What should you know before you get started?

There are a few things to know before you dive into weightlifting.

1. A proper warmup is crucial.

As is the case with cardio, warming up before taking on a strength training session is super important. “A well put-together warmup will prepare your body for lifting weights,” Hale says. “This should include mobility and activation for the muscles you are going to use in the workout.” One way to activate the muscles is by foam rolling. However, if you find rolling to be uncomfortable, there are muscle percussion tools, like the Therabody Theragun Prime ($299), that can gently pummel your muscles to enhance blood flow to the muscles for activation and recovery. 

McKinney adds to this, noting that, “While a cardiovascular warmup can help get your muscles warmed up for a strength training session, it’s also a good idea to add in a few priming or mobility movements to help you get more in tune with the muscles you’re trying to work during that session. For example, hip bridges might help increase your awareness of your glutes prior to doing squats.”

2. Proper form is the most important part.

All of the trainers we spoke with agree: form is the most important aspect of any weight lifting session. “Focus on cyborg form (aka perfect form) rather than how heavy your weights are,” says multimedia artist, athlete, and certified personal trainer & group fitness instructor HyperBody. “A common mistake I see is lifters going for weights that are way too heavy which will compromise their form and could lead to injury. To avoid this, always take a ‘Swollider Stance’—shoulders down and back, shoulder blades slightly retracted, core braced, a slight squeeze of the butt, ribs not flared, back not arched, long tall spine, soft knees, and create torque in the hips by screwing feet into the floor away from the body.”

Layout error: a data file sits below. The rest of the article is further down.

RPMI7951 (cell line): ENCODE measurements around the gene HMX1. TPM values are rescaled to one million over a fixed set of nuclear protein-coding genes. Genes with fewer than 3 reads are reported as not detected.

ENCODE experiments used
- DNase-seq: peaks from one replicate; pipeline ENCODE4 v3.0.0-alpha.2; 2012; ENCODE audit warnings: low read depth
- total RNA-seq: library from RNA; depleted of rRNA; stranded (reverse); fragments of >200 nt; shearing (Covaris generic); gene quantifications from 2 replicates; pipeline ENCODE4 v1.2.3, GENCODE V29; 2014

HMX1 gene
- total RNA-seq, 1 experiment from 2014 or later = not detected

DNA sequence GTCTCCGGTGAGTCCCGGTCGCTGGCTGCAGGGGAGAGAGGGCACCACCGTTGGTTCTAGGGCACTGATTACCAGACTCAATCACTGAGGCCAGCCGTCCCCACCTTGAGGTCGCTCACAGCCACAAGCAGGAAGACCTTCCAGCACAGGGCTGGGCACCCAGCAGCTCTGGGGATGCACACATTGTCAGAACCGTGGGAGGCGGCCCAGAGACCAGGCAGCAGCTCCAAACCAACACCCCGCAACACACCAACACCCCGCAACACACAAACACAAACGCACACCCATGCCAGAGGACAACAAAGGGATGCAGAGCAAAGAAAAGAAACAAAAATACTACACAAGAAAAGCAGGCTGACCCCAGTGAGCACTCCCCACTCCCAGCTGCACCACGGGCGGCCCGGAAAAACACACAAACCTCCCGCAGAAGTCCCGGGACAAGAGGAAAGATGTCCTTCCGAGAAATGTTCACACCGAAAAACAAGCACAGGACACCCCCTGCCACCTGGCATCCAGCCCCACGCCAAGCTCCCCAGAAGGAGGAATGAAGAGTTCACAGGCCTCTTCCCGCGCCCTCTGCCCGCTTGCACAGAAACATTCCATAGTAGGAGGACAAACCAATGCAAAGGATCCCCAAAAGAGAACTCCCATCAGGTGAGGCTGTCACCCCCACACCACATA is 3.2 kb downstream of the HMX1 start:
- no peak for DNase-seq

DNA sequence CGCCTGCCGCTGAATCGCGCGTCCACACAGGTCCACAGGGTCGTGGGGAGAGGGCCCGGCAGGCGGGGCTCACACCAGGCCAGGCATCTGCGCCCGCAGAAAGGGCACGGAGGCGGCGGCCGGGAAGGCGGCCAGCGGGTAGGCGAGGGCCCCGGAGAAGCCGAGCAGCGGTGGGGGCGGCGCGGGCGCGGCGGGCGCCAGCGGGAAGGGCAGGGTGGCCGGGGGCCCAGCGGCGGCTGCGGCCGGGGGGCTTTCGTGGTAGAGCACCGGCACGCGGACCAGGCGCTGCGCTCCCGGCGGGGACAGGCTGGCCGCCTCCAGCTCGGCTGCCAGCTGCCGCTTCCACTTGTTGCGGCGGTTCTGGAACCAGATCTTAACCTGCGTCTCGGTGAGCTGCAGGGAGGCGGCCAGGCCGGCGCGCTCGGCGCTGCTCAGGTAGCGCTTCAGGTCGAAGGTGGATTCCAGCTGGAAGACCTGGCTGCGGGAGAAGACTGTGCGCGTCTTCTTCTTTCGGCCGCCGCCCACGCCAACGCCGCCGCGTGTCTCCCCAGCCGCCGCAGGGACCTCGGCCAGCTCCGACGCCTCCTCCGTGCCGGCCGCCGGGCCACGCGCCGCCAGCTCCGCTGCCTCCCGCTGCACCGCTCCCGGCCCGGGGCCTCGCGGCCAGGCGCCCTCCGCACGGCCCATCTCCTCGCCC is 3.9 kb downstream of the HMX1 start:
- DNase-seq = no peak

3. Start with a weight you can lift comfortably.

If you’re brand new to strength training (and even if you’re not), it’s important to start each lift with a weight that you can heist with ease. If you can’t lift 10 to 12 reps of the weight for two to three sets, Bardarson says you need to go a little lighter and work your way up.

If you’re still unsure how much to lift, take McKinney’s expertise into consideration. “If you can easily hit 15 repetitions (with good form) of a movement, it’s time to increase the weight,” she says. “If you’re struggling to hit 12 repetitions, scale back on the weight a bit.” On the converse, if you’re ready to increase your weight, she says to move up in 2.5 to 5-pound increments for upper body movements and 5 to 10-pound increments for lower body movements. 

“Depending on your goals and experience, properly designed exercise programs might include phases with repetitions as low as one to three reps and as high as 20 to 30 reps,” McKinney says. 

4. Hydration is key.

No matter what type of exercise you’re performing, staying hydrated is what will help you perform your best. Because of this, Bardarson says to drink plenty of water before, during, and after your workouts, and fuel your body with a post-workout protein snack to further help build and repair your muscles.